Presidential debates aren't often interesting, but last night's GOP "standoff" was – a little bit, anyway. It was a little like that final scene in Rounders where Matt Damon draws cowboys and takes out half of Teddy KGB's stack on the first hand. The field did the same thing to Perry last night, taking out one of his legs in his coming-out party.
And just like that Damon-Malkovitch no-limit showdown, the game is basically up once you have a huge advantage. In poker, once you have a huge stack, the rest of the way, all you have to do is lean on the guy, and he falls over.
In politics, it's the same. Once a candidate like Perry comes out of the gate threatening Social Security, the game is up. All you have to do from there is make him say it, over and over again. Romney and Hunstman will obviously do just that. They have the next six months to make sure every elderly and soon-to-be elderly person in America knows that Rick Perry wants to take their checks away.
The other candidates ganged up on Perry last night and attacked him, in essence, from the left, trying to paint him as someone who will take away popular programs. The situation reminded me a little of 2004, when other Democrats suddenly started attacking a surging Howard Dean, calling him a wimp and a socialist who was "too liberal" to win a general election. Hackish grinders like Kerry turned Dean's antiwar stance (which happened to be morally right) into a political albatross, forcing him to own it in every public appearance while highlighting his own army cred.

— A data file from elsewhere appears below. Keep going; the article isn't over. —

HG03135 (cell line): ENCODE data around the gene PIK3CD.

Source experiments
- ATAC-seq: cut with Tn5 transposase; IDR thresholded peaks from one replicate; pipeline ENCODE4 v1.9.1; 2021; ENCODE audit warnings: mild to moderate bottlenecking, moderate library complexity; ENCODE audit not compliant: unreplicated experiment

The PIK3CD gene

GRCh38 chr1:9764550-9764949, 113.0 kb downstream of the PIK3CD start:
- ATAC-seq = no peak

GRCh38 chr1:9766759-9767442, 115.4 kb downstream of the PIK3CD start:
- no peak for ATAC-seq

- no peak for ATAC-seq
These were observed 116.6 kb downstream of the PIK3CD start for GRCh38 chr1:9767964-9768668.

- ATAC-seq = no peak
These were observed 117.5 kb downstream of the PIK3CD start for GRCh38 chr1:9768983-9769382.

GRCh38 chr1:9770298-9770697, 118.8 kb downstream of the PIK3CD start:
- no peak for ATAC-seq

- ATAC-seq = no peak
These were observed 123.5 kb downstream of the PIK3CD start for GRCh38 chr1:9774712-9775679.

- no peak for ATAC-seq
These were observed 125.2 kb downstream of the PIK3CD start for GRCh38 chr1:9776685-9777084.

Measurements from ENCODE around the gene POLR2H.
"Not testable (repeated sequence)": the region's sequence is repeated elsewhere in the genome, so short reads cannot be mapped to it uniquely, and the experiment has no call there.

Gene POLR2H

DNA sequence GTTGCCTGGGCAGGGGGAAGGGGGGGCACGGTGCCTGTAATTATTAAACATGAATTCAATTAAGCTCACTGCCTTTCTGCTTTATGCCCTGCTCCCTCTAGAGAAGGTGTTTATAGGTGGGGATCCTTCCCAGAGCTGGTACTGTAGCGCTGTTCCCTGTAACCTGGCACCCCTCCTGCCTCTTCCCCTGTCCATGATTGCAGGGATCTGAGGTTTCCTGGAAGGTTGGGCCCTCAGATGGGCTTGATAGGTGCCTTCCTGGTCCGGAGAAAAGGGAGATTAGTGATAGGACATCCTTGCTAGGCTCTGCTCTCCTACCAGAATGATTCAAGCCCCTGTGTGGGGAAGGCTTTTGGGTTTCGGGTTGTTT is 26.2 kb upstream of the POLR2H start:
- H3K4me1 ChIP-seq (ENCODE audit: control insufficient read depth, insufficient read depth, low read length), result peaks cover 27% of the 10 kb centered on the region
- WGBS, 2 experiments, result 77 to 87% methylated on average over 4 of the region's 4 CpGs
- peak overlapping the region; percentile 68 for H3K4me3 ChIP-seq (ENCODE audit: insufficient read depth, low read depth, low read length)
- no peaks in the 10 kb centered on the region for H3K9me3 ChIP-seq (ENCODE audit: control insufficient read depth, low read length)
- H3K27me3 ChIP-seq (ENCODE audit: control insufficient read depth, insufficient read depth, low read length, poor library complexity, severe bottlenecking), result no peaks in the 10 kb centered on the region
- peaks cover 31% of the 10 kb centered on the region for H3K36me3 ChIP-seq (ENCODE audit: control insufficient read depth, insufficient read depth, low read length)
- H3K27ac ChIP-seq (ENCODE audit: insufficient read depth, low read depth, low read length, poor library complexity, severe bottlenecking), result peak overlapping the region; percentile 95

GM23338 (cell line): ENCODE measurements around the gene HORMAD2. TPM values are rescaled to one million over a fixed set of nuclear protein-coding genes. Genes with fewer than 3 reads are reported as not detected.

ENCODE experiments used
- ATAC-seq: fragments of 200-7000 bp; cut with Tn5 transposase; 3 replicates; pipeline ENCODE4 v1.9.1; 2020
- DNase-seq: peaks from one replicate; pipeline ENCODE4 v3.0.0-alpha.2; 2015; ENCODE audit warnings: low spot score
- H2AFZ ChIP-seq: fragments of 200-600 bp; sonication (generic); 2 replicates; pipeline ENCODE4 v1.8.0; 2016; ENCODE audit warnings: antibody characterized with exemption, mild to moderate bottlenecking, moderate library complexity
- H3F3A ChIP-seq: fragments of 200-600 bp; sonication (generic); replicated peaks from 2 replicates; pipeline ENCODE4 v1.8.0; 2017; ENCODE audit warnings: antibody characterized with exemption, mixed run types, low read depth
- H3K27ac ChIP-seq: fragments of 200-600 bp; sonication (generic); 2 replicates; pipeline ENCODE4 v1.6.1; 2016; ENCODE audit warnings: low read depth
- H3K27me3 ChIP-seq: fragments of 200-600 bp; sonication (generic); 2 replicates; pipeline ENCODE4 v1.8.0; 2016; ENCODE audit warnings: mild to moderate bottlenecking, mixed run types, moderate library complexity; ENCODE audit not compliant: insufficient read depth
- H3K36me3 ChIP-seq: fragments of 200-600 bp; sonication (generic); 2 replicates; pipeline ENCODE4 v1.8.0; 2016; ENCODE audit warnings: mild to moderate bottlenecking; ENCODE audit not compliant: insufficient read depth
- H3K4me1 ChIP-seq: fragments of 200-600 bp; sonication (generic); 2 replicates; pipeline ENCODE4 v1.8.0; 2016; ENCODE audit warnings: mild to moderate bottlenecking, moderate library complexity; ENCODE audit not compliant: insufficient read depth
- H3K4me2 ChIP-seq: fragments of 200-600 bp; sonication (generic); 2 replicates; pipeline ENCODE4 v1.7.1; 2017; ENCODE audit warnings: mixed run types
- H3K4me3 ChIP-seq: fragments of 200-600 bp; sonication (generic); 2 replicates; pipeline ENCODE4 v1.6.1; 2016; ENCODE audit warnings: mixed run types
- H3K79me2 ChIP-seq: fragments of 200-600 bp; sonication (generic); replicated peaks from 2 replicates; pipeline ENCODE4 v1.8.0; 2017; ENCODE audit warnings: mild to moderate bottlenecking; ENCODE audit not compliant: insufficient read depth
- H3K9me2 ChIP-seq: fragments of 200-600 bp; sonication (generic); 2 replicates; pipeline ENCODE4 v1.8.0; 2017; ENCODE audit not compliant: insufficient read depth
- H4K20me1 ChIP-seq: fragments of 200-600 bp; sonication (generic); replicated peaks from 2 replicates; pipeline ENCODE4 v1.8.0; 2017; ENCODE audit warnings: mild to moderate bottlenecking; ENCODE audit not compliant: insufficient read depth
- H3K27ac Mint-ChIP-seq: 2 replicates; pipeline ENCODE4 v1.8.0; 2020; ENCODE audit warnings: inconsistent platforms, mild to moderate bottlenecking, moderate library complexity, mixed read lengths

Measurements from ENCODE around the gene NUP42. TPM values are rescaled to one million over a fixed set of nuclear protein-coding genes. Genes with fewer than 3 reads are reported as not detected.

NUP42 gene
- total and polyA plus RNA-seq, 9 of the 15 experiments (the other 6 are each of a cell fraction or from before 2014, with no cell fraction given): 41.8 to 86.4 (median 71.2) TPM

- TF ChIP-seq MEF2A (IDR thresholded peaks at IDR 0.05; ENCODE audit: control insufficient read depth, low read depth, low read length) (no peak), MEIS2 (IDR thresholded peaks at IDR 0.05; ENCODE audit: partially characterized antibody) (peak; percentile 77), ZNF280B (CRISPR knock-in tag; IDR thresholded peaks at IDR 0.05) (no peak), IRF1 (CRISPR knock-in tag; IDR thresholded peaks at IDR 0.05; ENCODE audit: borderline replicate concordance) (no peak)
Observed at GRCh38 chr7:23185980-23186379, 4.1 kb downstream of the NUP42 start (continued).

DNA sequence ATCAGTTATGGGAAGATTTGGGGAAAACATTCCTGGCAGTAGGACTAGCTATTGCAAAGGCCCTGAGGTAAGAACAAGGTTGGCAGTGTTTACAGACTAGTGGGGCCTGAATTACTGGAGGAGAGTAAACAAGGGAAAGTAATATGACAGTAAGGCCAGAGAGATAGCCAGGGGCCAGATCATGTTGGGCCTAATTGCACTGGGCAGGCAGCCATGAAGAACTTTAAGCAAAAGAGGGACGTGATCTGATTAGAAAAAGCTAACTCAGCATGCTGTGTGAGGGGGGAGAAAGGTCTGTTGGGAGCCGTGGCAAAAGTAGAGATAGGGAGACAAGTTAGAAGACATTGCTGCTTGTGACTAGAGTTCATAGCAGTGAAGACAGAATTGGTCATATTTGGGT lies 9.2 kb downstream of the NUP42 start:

The move succeeded in part, among other things because the press signed on to Kerry's logic and relentlessly portrayed Dean as a candidate with no chance to beat Bush. But the strategy also deflated the party's base, which violently opposed the war, and left the Dems with comparatively little energy and enthusiasm heading into the general election.
I can see something like that happening here. Romney, if he's smart, can really hurt Perry with exchanges like the ones we saw last night. But if he wins the nomination, it'll be 2008 all over again, with bummed-out Tea Party types holding their noses for Romney/McCain as they go to war against Elvis in the general election.